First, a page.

This Day in History — July 1


This Day in History — July 1

Wednesday, July 01, 2020

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Today is the 183rd day of 2020. There are 183 days left in the year.


2004: Saddam Hussein appears in Iraqi court for the first time, scoffing at charges of war crimes and genocide.


1847: The US Post Office issues the first adhesive-backed stamps.

1867: The provinces of Nova Scotia, New Brunswick, Quebec, and Ontario officially become the Dominion of Canada.

1910: South Africa becomes a dominion of British Empire, after the British defeat the Dutch settlers in the Boer War (1899-1902).

1916: The British army attacks German lines at the start the First Battle of the Somme during World War I, sustaining their heaviest casualties ever in one day: 20,000 dead.

1921: Revolutionaries Mao Zedong and Chen Duxiu, who turned to Marxism after the 1917 Bolshevik revolution victory in Russia, secretly meet and establish the Communist Party of China.

1961: Algerians vote overwhelmingly for independence from France.

1962: Rwanda and Burundi gain independence from Belgium.

1967: China's Communist Party proclaims the overthrow of President Liu Shaoqi.

1968: Britain, Soviet Union, United States and 58 non-nuclear nations sign the Nuclear Non-Proliferation Treaty.

1969: Denmark becomes the first country in the world to allow the sale and production of pornography after adult censorship is lifted.

1974: Australia's road signs switch from imperial to metric; President Juan Peron of Argentina dies during his third term in office.

1983: Australia's High Court rules against building the controversial Gordon-below-Franklin dam in Tasmania.

1990: Economies and social welfare systems of East and West Germany are officially merged.

1991: After the democratic revolutions of 1989 in eastern Europe, the Warsaw Pact is declared “non-existent” at a final meeting in Czechoslovakia.

1994: Palestine Liberation Organisation leader Yasser Arafat drives from Egypt into Gaza, ending his 27-year exile and returning with all the trappings of a head of State.

1996: The world's first voluntary euthanasia law takes effect in the Northern Territory.

1997: After 156 years as a British colony, Hong Kong awakens to its first day as part of China. Prince Charles and former Governor Chris Patten leave aboard the royal yacht Britannia.

1999: Queen Elizabeth II opens Scotland's first parliament in nearly 300 years.

2001: Twenty-seven slashed bodies are found in Aceh, Indonesia, where more than 870 people have been killed in a separatist war by the Free Aceh Movement or GAM rebels.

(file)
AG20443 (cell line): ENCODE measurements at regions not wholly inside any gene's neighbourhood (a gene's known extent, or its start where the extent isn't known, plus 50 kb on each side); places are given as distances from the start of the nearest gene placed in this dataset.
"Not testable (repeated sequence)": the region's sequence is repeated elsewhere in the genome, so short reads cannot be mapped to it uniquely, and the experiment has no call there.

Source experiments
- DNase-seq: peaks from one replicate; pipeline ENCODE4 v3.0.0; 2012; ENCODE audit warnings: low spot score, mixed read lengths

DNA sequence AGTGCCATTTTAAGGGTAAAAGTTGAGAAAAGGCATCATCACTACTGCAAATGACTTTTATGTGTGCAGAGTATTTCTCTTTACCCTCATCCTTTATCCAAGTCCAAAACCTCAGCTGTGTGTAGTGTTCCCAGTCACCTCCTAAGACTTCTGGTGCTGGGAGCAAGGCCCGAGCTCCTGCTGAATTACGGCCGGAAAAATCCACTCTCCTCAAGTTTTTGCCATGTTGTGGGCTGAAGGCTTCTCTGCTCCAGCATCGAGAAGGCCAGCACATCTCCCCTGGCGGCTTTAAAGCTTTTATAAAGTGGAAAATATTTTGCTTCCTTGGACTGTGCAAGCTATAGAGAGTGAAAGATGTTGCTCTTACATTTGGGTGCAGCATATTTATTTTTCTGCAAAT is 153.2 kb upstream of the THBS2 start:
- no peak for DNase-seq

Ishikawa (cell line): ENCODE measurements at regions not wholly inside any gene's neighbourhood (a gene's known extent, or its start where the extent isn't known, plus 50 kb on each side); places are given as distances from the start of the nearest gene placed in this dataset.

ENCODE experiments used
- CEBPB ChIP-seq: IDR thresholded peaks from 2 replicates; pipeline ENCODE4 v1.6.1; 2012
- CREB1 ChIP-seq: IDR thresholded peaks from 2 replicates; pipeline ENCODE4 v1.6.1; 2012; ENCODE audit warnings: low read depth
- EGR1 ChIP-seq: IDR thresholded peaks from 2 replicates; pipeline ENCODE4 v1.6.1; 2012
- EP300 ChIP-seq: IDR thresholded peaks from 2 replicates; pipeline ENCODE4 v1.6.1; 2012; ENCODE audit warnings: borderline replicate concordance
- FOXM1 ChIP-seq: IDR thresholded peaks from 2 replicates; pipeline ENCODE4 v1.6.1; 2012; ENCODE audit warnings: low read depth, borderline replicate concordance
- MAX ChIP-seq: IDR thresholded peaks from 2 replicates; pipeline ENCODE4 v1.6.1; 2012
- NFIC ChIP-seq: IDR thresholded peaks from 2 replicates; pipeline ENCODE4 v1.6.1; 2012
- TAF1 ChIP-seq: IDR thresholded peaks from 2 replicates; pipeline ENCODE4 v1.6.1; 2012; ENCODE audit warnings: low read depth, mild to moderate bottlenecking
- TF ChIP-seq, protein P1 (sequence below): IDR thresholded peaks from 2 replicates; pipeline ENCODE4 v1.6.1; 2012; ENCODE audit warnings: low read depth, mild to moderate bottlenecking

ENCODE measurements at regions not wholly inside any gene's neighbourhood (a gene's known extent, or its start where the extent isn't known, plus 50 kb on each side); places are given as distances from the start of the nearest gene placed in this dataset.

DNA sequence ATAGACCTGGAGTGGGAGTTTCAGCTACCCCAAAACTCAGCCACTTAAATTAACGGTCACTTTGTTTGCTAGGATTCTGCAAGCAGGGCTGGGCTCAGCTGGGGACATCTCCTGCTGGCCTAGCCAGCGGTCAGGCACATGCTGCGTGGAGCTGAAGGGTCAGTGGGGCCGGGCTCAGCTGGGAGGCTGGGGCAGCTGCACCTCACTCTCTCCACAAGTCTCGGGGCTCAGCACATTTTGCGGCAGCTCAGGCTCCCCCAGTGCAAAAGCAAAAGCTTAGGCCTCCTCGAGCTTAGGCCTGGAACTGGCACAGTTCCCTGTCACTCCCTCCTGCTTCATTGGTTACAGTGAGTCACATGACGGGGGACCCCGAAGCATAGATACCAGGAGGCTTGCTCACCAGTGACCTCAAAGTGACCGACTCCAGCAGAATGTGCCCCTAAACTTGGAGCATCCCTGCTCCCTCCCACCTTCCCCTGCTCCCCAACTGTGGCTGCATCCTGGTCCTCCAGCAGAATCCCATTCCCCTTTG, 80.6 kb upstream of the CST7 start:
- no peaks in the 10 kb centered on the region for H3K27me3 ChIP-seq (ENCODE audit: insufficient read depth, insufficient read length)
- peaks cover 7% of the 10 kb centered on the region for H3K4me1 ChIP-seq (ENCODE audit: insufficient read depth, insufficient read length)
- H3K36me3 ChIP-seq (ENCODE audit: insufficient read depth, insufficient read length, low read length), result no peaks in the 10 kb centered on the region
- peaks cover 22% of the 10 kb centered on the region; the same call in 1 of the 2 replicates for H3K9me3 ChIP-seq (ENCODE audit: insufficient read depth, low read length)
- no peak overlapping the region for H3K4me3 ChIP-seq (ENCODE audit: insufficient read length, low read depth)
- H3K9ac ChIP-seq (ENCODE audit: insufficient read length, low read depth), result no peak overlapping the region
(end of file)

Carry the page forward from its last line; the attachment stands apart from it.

2002: A Boeing 757 cargo jet crashes mid-air into a Russian passenger airliner over southern Germany, killing 71.

2008: France's army chief resigns following a weekend military show in which 16 people were wounded when real bullets were used instead of blanks.

2009: Iran's embattled Opposition Leader Mir Hossein Mousavi tells supporters “it's not yet too late” to push for their rights, and he joins a reformist ex-president in condemning the regime for a post-election crackdown both said was tantamount to a coup.

2010: Surgeon Jayant Patel, 60, is sentenced to seven years' imprisonment for the manslaughter of three patients and causing grievous bodily harm to a fourth, while director of surgery at Bundaberg Base Hospital between 2003 and 2005.

2011: The Australian Greens gain the balance of power for the first time in the Senate, with nine sitting members.

2012: A pro-democracy heckler interrupts a speech by China's President Hu Jintao at the swearing-in of Hong Kong's new leader. The carbon tax comes into effect in Australia, with the US$23 per tonne price on emissions directly impacting 294 electricity generators and other companies.

2013: Demonstrations by millions across Egypt call for the resignation of President Mohammed Morsi.

2014: David Greenglass, a spy for the Soviet Union who spent 10 years in prison for his role in the cold war, and who gave testimony that sent his brother-in-law and sister, Julius and Ethel Rosenberg, to the electric chair, dies, aged 92.

2015: The United Nations' World Heritage Committee decides against declaring the Great Barrier Reef “in danger”, but it will remain under close watch for four years; US and Cuba agree to open embassies in each other's country, ending 50 years of detente.

2016: British Home Secretary Theresa May emerges as the front-runner to lead the Conservative Party after David Cameron's resignation following the Brexit vote.

2017: Cardinal George Pell hires top criminal barrister Robert Richter, QC, to help defend him on charges of historical sexual assault.


Gottfried Wilhelm Leibniz, German philosopher and mathematician (1646-1716); George Sand (Armandine Dudevant), French author (1804-1876); Charles Laughton, British-born actor (1899-1965); James Cagney, US actor (1904-1986); Olivia de Havilland, British actress (1916-); Sydney Pollack, American film director (1934-2008); Diana, Princess of Wales (1961-1997); Sir Seretse Khama, first president of Botswana (1921-1980); Twyla Tharp, US dancer/choreographer (1941- ); Deborah Harry, US singer (1945- ); Carl Lewis, US Olympic athlete (1961- ); Nick Giannopoulos, Australian comedian (1963- ); Pamela Anderson, US actress (1967- ); Liv Tyler, American actress (1977- )

— AP

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